There are works by some of the best-known African-American artists. Jacob Lawrence's Harlem Hospital Surgery (1953) depicts surgeons gathered around the draped body of a patient in an operating room. The doctors' gowns meld with the covered figure in lyrical, angular folds. A circle of stylized viscera is exposed and ringed with abstracted clamps. The background is a lush emerald-green that makes a transition into a sterile hospital green. The graphic black lines of the image are dynamic and concise. The peaked and abundant folds call to mind Bernini's The Ecstasy of St. Teresa, and the triangular composition of gathered figures gives the doctors working to save the patient the static glory of a Byzantine icon.
Romare Bearden's Illusionist at 4 p.m. (1967) reminds you just how great he is. A lot of artists make collages, but few of them make good collages, which require purposeful selection and a great deal of editing. Two female figures and a child are pieced together onto a background of flat blocks of color, the figures themselves deftly and sparingly constructed from colored paper and magazine images. The two female faces have been co-opted from fragmented photos of African sculptures, as well as actual faces, while the child's visage is a more abstracted assemblage. Bearden's works are often related to cubism, but there are aspects of pop art and surrealism, too.
Betye Saar, the most contemporary of the group, has several pieces in the show. Lest We Forget, The Strength of Tears of Those Who Toiled (1998) is a wall construction of vintage washboards bearing the text of the title with hazy images of laboring women covering the ribbed metal surfaces. At the top is a studio portrait of two smiling women, the obvious beneficiaries of their forebears' labor. Some of the artist's other assemblages become too heavy-handed from both a racial and feminist point of view; one such is Midnight Madonnas (1996), with its vintage photo of an African-American mother and child combined with an image of a black Madonna-and-child icon. The images are placed in a shadowbox and surrounded with overly sentimental flowers and fabric.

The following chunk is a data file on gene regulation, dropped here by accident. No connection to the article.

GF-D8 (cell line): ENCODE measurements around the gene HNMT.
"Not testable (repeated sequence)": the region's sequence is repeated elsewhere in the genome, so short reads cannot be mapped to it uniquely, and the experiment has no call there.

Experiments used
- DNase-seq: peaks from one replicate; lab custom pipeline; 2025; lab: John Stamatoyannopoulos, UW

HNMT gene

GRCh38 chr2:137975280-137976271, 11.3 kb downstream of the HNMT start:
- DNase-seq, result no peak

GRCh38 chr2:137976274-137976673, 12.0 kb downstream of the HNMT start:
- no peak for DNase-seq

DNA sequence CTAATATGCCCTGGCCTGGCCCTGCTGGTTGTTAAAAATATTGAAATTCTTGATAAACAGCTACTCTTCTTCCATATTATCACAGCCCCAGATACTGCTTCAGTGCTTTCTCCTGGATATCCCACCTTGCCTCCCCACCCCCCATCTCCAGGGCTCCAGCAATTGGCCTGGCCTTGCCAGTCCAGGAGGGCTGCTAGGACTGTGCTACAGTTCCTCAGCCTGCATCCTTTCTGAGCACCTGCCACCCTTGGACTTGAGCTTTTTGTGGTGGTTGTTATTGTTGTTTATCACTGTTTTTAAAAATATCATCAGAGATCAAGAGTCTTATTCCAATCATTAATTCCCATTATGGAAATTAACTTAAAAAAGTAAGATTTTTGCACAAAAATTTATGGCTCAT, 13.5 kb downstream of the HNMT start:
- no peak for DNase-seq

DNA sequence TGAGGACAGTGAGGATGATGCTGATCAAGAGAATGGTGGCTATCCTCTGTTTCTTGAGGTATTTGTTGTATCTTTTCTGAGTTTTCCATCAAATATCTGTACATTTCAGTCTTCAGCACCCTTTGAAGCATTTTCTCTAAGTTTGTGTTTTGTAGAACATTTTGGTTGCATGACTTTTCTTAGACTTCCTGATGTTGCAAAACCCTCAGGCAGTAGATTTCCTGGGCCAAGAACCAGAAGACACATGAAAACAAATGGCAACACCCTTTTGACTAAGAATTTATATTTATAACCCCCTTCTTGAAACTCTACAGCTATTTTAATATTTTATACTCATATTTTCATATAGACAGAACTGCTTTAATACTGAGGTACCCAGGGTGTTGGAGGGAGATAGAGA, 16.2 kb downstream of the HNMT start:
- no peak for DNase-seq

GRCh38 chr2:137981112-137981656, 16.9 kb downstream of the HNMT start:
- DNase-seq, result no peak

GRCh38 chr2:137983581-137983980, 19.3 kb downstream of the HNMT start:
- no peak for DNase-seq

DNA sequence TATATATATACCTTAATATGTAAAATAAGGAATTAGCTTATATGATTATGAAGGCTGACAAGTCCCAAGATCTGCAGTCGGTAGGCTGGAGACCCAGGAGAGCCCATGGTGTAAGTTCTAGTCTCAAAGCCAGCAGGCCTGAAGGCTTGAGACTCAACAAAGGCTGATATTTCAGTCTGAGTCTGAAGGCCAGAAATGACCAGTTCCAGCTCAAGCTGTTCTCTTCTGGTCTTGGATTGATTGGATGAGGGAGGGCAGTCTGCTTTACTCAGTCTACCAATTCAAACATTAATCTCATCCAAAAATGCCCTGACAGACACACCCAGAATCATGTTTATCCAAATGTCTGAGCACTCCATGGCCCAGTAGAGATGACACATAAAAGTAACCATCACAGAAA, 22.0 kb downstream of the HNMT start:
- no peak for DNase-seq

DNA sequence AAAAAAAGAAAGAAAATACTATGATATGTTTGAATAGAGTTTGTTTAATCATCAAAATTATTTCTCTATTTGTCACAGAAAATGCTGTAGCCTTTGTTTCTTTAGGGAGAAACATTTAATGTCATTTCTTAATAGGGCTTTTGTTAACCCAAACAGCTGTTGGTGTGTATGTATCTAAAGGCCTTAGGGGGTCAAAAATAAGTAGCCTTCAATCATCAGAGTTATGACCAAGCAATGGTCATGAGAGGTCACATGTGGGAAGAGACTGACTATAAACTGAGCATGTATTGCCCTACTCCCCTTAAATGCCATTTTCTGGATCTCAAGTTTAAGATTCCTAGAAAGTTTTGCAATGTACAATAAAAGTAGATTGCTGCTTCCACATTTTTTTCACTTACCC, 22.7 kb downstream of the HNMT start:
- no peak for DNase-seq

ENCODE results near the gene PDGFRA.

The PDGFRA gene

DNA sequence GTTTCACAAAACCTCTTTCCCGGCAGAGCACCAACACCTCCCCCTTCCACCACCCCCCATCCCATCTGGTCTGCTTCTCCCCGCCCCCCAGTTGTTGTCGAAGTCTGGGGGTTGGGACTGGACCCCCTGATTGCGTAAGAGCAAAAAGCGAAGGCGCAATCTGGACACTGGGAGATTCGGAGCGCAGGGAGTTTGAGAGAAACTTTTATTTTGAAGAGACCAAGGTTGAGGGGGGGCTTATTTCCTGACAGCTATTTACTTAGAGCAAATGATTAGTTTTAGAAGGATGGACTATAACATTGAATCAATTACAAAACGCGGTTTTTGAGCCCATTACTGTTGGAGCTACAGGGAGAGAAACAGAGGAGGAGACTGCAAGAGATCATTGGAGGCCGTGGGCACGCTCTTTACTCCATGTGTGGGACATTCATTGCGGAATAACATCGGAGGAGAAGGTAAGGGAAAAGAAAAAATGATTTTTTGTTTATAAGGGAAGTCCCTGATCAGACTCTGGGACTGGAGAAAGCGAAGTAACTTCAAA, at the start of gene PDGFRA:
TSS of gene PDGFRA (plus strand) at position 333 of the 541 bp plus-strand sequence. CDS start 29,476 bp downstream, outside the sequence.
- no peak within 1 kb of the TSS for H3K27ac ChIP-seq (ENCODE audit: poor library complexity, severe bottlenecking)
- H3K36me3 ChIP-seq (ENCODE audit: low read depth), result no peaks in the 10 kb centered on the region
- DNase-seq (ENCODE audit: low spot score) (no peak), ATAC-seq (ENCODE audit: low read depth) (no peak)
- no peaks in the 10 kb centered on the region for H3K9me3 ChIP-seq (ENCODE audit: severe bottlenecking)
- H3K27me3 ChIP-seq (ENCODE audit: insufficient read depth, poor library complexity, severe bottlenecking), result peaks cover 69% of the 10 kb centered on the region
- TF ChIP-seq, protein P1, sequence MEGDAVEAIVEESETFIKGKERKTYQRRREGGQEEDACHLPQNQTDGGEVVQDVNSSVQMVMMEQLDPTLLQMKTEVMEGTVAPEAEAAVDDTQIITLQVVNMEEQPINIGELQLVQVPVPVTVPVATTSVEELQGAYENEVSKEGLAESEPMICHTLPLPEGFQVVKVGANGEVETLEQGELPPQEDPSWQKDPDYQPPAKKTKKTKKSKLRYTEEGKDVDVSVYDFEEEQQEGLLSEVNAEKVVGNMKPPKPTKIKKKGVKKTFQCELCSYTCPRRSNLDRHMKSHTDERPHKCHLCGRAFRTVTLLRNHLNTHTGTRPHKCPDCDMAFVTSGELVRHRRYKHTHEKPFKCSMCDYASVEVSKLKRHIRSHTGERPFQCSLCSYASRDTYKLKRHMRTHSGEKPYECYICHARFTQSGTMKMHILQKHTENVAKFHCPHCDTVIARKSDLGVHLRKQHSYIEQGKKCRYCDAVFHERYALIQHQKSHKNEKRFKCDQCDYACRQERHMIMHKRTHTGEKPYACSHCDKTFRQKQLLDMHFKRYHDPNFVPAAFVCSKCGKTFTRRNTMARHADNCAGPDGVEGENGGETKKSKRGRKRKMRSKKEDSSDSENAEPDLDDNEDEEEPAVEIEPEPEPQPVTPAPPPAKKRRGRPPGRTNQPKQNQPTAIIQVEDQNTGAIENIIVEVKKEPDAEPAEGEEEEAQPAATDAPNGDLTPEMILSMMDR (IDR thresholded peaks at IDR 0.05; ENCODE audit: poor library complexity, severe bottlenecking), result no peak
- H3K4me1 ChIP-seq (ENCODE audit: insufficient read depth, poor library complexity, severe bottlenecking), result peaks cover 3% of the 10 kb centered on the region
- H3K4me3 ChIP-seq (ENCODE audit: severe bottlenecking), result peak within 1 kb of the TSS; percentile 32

Since the composition of the show is limited to what pieces the Rosenfeld Gallery can obtain for resale, there are some obvious clunkers on display. Two recent paintings by octogenarian Eldzier Cortor show work that has deteriorated to the level of cheesy illustrations. Other misfires are a kind of side effect of these secondary-market exhibits, where old random pieces by well-known names frequently turn up, pieces the artist never meant to see the light of day. Sometimes the artist is right, and sometimes wrong.
Rosenfeld Gallery produced an accompanying catalog with bios, some nice statements by three of the artists, and glossy color reproductions. It's a commercial publication without scholarly essays; the overriding goal is one of exposure more than exploration. Several compelling works in the catalog didn't even make it to TSU because they were, well, sold (including a much earlier and more successful work by Cortor). A Bearden that one scholar calls "The most wonderful Bearden I have ever seen" was not sent because it was being reviewed for purchase by a museum. Two of Bill Traylor's blocky abstracted figures were snapped up at the first show. One of the drawbacks of working with a commercial gallery is that the art is also inventory.
What the exhibition does best is expose and illustrate the diversity of 20th-century works, the broad range of styles, ideas and materials. The only thing that every work has in common is the maker's race. The problem with many such curated exhibitions is striking a balance between acknowledging the influence of the African-American experience on the artist while refraining from creating a monolithic "genre" out of it, assuming that everyone black has the same ideas and interests. A completely unexpected benefit of this show is that the commercial gallery lacks an overarching historical and curatorial agenda that can lead to crafting and exaggerating linkages and influences for the sake of academic consistency. The work is left to speak for itself.